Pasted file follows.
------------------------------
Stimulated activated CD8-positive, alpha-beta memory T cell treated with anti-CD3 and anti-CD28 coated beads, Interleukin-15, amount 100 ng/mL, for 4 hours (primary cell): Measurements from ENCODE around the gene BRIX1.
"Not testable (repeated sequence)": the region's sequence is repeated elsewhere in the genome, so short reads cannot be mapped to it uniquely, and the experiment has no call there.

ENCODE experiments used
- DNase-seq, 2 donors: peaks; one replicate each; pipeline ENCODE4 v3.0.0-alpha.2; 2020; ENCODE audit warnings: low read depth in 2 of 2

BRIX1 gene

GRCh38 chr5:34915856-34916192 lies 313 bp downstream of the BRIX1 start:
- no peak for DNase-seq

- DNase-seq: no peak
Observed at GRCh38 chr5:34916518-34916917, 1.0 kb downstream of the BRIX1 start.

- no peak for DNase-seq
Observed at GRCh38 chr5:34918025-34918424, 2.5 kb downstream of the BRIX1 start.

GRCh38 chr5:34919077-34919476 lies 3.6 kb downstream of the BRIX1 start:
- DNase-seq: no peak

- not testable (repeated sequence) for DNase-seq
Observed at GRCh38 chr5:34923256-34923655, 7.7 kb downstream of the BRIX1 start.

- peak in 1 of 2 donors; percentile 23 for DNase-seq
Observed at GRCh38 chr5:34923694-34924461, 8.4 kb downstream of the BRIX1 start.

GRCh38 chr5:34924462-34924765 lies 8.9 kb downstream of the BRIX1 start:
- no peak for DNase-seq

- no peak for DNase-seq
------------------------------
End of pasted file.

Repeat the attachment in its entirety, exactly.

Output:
Stimulated activated CD8-positive, alpha-beta memory T cell treated with anti-CD3 and anti-CD28 coated beads, Interleukin-15, amount 100 ng/mL, for 4 hours (primary cell): Measurements from ENCODE around the gene BRIX1.
"Not testable (repeated sequence)": the region's sequence is repeated elsewhere in the genome, so short reads cannot be mapped to it uniquely, and the experiment has no call there.

ENCODE experiments used
- DNase-seq, 2 donors: peaks; one replicate each; pipeline ENCODE4 v3.0.0-alpha.2; 2020; ENCODE audit warnings: low read depth in 2 of 2

BRIX1 gene

GRCh38 chr5:34915856-34916192 lies 313 bp downstream of the BRIX1 start:
- no peak for DNase-seq

- DNase-seq: no peak
Observed at GRCh38 chr5:34916518-34916917, 1.0 kb downstream of the BRIX1 start.

- no peak for DNase-seq
Observed at GRCh38 chr5:34918025-34918424, 2.5 kb downstream of the BRIX1 start.

GRCh38 chr5:34919077-34919476 lies 3.6 kb downstream of the BRIX1 start:
- DNase-seq: no peak

- not testable (repeated sequence) for DNase-seq
Observed at GRCh38 chr5:34923256-34923655, 7.7 kb downstream of the BRIX1 start.

- peak in 1 of 2 donors; percentile 23 for DNase-seq
Observed at GRCh38 chr5:34923694-34924461, 8.4 kb downstream of the BRIX1 start.

GRCh38 chr5:34924462-34924765 lies 8.9 kb downstream of the BRIX1 start:
- no peak for DNase-seq

- no peak for DNase-seq